44. ^ "Convair CV-440". rzjets. Retrieved August 14, 2019.
  45. ^ "Curtiss C-46F". rzjets. Retrieved August 14, 2019.
  46. ^ "Douglas C-54". rzjets. Retrieved August 14, 2019.
  47. ^ "Douglas DC-4-1009". rzjets. Retrieved August 14, 2019.
  48. ^ "National Airlines Douglas DC-6". Ed Coates Collection. Retrieved August 14, 2019.
  49. ^ "Douglas DC-6". rzjets. Retrieved August 14, 2019.
  50. ^ "Douglas DC-7". rzjets. Retrieved August 14, 2019.
  51. ^ a b c d "Douglas DC-8". rzjets. Retrieved August 14, 2019.
  52. ^ a b "Lockheed Lodestar". rzjets. Retrieved August 14, 2019.
  53. ^ "Lockheed L-188 Electra". rzjets. Retrieved August 14, 2019.
  54. ^ "Lockheed L-1049H Super Constellation". Retrieved August 14, 2019.
  55. ^ "National Airlines Lockheed L1049H Super Constellation N7131C". Ed Coates Collection. Retrieved August 14, 2019.
  56. ^ a b "National Airlines Fleet Details". Planespotters. Retrieved August 14, 2019.
  57. ^ "National Airlines Ryan B-5 Brougham". Ed Coates Collection. Retrieved August 14, 2019.
  58. ^ "National Airlines Ryan B-7 Brougham". Ed Coates Collection. Retrieved August 14, 2019.
  59. ^ "National Airlines". Retrieved August 14, 2019.
  60. ^ "National Airlines System Stinson U Tri-Motor". Ed Coates Collection. Retrieved August 14, 2019.
  61. ^ Accident report of National Airlines Flight 16 at the Aviation Safety Network>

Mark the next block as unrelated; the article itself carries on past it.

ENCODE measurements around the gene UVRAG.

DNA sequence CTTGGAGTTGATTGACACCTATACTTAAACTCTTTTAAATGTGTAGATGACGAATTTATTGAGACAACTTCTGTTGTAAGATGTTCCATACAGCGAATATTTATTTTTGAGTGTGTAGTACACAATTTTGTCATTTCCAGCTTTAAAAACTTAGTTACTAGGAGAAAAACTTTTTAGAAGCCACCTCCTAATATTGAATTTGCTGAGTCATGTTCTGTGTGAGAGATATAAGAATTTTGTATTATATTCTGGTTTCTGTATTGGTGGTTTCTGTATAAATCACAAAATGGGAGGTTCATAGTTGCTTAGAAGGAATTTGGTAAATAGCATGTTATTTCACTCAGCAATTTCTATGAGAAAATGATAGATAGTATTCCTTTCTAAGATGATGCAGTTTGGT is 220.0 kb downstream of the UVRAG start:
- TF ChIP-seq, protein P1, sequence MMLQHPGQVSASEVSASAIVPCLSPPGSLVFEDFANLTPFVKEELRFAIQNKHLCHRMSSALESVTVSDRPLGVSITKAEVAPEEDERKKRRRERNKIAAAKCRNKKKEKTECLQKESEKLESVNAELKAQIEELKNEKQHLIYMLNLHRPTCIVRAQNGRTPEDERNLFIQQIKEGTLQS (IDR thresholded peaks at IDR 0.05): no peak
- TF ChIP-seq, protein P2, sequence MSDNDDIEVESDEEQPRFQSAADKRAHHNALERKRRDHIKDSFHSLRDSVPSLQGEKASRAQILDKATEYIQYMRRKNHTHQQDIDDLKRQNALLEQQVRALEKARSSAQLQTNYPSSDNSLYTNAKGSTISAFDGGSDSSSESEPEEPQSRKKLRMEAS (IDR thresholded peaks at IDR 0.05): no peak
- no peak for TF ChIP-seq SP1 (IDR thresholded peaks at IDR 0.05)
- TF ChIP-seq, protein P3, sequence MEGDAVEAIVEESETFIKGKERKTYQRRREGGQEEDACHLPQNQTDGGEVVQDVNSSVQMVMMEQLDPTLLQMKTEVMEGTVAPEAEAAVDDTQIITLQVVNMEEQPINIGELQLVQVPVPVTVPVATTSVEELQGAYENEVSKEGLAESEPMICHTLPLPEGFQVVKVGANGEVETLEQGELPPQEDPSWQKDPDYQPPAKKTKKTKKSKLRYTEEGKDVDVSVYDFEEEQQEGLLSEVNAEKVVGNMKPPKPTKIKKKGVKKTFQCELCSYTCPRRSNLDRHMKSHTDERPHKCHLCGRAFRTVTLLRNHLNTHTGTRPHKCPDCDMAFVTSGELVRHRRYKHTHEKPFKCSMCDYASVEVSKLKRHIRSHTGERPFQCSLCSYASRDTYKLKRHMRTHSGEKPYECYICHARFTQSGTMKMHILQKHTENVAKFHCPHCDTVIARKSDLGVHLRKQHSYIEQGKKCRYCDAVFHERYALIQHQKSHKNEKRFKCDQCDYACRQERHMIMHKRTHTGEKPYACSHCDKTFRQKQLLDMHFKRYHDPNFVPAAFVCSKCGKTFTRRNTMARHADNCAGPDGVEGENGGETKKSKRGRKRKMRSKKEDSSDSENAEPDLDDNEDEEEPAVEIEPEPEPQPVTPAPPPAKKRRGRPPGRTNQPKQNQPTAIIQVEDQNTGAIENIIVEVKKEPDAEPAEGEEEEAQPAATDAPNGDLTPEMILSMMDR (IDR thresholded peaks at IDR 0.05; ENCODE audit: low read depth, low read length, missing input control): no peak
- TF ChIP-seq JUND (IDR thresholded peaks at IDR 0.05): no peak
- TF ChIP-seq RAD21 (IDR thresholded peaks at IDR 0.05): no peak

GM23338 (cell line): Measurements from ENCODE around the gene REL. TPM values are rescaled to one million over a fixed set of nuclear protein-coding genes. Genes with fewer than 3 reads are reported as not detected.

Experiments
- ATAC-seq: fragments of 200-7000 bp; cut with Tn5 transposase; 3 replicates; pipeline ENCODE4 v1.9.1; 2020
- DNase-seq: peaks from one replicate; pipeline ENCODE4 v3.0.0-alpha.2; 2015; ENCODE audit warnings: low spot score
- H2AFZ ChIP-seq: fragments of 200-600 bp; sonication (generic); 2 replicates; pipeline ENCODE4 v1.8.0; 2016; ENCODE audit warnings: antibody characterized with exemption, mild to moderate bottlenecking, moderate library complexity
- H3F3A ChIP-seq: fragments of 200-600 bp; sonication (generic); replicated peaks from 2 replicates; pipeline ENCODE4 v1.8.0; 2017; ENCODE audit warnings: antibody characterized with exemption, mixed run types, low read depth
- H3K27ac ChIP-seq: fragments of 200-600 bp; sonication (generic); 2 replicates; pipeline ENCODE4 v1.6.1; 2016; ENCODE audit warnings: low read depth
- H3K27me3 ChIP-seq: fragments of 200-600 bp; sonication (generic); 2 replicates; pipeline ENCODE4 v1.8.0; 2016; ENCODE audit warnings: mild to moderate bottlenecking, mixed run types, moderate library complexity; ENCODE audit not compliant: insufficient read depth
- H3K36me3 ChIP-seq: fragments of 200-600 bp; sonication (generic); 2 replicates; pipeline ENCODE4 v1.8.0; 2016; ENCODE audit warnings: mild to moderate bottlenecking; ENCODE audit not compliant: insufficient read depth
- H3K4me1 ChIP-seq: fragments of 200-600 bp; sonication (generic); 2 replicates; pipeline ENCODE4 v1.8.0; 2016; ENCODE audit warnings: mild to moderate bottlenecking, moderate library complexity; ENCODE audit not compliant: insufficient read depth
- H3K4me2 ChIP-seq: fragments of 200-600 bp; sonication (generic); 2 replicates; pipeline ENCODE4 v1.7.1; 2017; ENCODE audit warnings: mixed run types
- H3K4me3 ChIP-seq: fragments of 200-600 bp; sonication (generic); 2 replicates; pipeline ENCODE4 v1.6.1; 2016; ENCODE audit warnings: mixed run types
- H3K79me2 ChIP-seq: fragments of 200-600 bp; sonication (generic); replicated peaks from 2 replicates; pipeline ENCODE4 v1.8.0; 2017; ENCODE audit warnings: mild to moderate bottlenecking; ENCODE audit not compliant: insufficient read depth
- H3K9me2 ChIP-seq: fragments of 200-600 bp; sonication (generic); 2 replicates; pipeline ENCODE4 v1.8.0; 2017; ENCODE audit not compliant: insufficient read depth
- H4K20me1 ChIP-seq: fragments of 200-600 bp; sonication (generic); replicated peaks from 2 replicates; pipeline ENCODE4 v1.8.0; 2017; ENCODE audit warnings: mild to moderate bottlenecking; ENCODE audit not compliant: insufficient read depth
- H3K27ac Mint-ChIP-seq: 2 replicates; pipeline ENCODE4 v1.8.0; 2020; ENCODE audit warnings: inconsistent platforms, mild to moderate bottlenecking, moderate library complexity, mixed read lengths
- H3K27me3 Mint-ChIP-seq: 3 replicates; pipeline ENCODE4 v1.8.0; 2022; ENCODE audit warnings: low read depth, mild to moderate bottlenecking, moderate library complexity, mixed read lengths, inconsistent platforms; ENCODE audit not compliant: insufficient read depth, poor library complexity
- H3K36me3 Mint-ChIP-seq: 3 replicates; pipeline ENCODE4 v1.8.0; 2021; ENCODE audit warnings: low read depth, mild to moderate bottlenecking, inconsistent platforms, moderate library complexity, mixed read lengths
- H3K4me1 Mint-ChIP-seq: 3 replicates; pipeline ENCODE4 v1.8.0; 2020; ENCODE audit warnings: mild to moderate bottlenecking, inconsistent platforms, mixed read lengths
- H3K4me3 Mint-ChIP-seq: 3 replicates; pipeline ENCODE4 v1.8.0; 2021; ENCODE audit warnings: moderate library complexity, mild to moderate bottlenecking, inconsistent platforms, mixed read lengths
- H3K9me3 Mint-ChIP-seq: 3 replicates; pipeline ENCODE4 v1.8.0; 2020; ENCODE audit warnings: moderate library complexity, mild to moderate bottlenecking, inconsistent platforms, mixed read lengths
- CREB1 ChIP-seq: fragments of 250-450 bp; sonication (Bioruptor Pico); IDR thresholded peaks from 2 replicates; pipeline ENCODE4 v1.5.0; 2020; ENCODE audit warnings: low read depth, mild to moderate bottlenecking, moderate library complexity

62. ^ Accident report of National Airlines Flight 83 at the Aviation Safety Network
  63. ^ "Take Your Time". Time. January 22, 1951. Archived from the original on January 27, 2008. Retrieved January 24, 2008.
  64. ^ Accident report of National Airlines Flight 967 at the Aviation Safety Network
  65. ^ Accident report of National Airlines Flight 2511 at the Aviation Safety Network
  66. ^ Accident report of National Airlines Flight 27 at the Aviation Safety Network
  67. ^ Accident report of National Airlines Flight 193 at the Aviation Safety Network
  68. ^ September 1945 National Airlines accident at the Aviation Safety Network
  69. ^ Accident report of National Airlines Flight 23 at the Aviation Safety Network
  70. ^ 1950 landing accident at the Aviation Safety Network
  71. ^ Accident report of National Airlines Flight 1 at the Aviation Safety Network
  72. ^ Accident report of National Airlines Flight 429 at the Aviation Safety Network
  73. ^ List of accidents and incidents involving National Airlines, at the Aviation Safety Network
  74. ^ Report of the hijacking of National Airlines Flight 745 at the Aviation Safety Network
  75. ^ 40 years later: The day a 727 landed at Lake Jackson, at
  76. ^ Report of the 1974 National Airlines hijacking at the Aviation Safety Network
  77. ^ Report of the 1975 National Airlines hijacking at the Aviation Safety Network


  • Banning, Eugene (2001). Davies, R.E.G. (ed.). Airlines of Pan American since 1927. Paladwr Press. ISBN 1-888962-17-8.
  • Conrad, Barnaby (1999). Pan Am: An Aviation Legend. Emeryville, CA: Woodford Press. ISBN 0-942627-55-5.
  • Davies, R.E.G (1982) [1972]. Airlines of the United States Since 1914 (Revised ed.). Putnam. ISBN 0-370-30942-1.
  • - (1987). Pan Am: An Airline and Its Aircraft. Illustrated by Mike Machat. Orion. ISBN 0-517-56639-7.
  • Gandt, Robert L. (1995). Skygods: The Fall of Pan Am. New York: Morrow. ISBN 0-688-04615-0.
  • Pan American Historical Foundation (2005). The Clipper Heritage: Pan American World Airways 1927-1991. Pan American Historical Foundation.
  • Pan American World Airways Records. Otto G. Richter Library, University of Miami Archives. June 26, 1996.